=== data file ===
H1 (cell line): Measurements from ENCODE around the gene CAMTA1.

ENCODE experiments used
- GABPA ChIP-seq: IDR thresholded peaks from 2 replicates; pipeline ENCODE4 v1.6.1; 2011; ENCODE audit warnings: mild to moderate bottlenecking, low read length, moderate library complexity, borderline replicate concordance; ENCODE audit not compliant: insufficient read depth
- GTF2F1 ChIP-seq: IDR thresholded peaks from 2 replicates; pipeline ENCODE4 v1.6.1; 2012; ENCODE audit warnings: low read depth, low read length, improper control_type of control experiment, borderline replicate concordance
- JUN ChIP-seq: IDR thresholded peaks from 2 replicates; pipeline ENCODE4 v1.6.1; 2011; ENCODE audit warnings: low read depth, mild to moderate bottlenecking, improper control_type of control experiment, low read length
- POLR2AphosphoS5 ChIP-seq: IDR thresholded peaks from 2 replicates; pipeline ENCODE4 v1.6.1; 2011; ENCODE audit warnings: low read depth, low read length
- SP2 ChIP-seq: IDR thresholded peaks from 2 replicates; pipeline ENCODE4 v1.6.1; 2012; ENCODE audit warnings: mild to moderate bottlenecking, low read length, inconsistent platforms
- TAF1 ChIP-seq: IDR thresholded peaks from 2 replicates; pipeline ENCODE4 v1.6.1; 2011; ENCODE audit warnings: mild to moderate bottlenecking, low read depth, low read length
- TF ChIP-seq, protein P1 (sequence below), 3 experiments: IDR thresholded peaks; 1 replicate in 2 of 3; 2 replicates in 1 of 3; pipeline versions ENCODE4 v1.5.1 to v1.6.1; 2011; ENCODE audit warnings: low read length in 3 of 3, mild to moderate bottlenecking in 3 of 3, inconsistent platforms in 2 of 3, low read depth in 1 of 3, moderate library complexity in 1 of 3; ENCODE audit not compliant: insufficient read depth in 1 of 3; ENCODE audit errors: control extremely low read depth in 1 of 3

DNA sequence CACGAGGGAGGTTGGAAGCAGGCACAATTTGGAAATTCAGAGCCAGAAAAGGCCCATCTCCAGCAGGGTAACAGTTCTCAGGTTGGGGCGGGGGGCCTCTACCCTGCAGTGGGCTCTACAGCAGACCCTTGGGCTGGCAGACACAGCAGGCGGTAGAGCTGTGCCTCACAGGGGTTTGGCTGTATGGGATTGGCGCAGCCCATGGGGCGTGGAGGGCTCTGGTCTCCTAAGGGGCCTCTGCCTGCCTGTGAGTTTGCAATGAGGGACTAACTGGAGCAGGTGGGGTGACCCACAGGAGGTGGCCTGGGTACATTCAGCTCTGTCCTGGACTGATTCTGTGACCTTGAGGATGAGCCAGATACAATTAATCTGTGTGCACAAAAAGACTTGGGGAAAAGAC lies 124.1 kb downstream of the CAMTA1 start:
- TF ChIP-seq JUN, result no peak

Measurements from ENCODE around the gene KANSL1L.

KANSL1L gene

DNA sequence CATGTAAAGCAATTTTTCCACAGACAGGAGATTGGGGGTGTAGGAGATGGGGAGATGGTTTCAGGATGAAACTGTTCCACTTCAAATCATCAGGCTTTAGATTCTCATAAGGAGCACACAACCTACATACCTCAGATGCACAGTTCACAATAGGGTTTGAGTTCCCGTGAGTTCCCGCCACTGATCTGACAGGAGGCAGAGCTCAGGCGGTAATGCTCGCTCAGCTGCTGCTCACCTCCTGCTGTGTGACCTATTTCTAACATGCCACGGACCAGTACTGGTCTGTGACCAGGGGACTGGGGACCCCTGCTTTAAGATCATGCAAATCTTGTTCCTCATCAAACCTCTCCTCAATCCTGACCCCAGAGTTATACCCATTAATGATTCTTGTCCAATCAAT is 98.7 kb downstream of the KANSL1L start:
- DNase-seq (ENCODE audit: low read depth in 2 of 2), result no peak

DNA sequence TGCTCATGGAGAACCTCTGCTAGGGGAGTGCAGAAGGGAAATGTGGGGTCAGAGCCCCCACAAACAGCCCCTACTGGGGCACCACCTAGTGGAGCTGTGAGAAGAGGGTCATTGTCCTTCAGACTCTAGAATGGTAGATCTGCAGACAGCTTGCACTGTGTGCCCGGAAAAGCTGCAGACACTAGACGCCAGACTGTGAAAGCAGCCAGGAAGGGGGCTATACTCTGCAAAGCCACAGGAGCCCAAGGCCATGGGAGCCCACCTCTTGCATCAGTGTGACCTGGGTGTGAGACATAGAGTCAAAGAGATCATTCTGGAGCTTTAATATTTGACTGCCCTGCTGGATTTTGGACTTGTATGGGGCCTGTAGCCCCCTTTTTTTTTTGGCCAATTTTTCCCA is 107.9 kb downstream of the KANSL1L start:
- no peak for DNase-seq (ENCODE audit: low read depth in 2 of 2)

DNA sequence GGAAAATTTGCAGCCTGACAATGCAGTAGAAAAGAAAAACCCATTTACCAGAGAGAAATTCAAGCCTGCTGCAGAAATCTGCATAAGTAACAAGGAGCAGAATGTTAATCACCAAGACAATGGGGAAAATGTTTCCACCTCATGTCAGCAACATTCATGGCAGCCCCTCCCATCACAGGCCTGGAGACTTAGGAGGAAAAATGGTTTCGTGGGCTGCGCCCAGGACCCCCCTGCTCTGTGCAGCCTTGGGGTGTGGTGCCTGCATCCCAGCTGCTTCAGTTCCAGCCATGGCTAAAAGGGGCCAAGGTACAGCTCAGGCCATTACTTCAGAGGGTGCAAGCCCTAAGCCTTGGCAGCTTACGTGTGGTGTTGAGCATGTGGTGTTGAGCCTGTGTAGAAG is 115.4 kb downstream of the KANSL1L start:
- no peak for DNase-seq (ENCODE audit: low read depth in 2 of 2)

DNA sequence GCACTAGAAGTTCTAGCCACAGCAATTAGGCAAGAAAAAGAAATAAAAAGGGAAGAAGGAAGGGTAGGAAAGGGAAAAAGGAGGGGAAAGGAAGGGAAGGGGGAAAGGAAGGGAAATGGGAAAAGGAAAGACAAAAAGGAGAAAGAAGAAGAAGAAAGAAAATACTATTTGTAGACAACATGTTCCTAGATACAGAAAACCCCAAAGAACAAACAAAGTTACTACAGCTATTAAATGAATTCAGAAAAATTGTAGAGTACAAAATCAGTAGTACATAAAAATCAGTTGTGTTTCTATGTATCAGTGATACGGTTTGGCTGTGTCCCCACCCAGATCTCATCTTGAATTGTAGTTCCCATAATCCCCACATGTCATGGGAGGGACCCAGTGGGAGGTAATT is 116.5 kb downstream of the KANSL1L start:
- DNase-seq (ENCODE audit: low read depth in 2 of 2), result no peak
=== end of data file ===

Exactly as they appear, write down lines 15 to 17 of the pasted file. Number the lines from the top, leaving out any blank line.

- DNase-seq (ENCODE audit: low read depth in 2 of 2), result no peak

DNA sequence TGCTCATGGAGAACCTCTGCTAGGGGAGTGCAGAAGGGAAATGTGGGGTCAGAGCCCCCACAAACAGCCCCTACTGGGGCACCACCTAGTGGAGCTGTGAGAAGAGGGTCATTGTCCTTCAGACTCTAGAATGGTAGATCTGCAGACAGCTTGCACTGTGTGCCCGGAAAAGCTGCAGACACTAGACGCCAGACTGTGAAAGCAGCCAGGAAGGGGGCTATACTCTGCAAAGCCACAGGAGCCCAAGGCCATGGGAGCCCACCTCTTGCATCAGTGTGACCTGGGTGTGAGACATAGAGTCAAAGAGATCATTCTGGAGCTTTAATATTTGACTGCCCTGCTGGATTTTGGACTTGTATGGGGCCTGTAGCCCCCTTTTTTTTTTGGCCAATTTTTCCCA is 107.9 kb downstream of the KANSL1L start:
- no peak for DNase-seq (ENCODE audit: low read depth in 2 of 2)